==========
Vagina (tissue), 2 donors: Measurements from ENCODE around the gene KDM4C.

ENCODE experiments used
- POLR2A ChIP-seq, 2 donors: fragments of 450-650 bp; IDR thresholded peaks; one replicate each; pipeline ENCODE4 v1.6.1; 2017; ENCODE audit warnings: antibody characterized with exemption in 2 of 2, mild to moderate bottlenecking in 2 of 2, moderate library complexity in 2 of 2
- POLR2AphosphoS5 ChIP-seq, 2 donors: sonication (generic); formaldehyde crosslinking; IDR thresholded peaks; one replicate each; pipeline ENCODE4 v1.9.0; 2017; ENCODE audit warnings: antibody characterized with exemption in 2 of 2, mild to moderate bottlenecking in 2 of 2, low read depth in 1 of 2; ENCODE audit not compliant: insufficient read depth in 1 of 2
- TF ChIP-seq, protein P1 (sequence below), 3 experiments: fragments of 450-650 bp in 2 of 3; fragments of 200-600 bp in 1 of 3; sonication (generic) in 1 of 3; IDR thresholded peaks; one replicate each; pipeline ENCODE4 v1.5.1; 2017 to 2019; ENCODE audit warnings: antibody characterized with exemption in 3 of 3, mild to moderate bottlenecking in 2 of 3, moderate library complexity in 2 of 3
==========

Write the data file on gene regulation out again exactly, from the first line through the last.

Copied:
Vagina (tissue), 2 donors: Measurements from ENCODE around the gene KDM4C.

ENCODE experiments used
- POLR2A ChIP-seq, 2 donors: fragments of 450-650 bp; IDR thresholded peaks; one replicate each; pipeline ENCODE4 v1.6.1; 2017; ENCODE audit warnings: antibody characterized with exemption in 2 of 2, mild to moderate bottlenecking in 2 of 2, moderate library complexity in 2 of 2
- POLR2AphosphoS5 ChIP-seq, 2 donors: sonication (generic); formaldehyde crosslinking; IDR thresholded peaks; one replicate each; pipeline ENCODE4 v1.9.0; 2017; ENCODE audit warnings: antibody characterized with exemption in 2 of 2, mild to moderate bottlenecking in 2 of 2, low read depth in 1 of 2; ENCODE audit not compliant: insufficient read depth in 1 of 2
- TF ChIP-seq, protein P1 (sequence below), 3 experiments: fragments of 450-650 bp in 2 of 3; fragments of 200-600 bp in 1 of 3; sonication (generic) in 1 of 3; IDR thresholded peaks; one replicate each; pipeline ENCODE4 v1.5.1; 2017 to 2019; ENCODE audit warnings: antibody characterized with exemption in 3 of 3, mild to moderate bottlenecking in 2 of 3, moderate library complexity in 2 of 3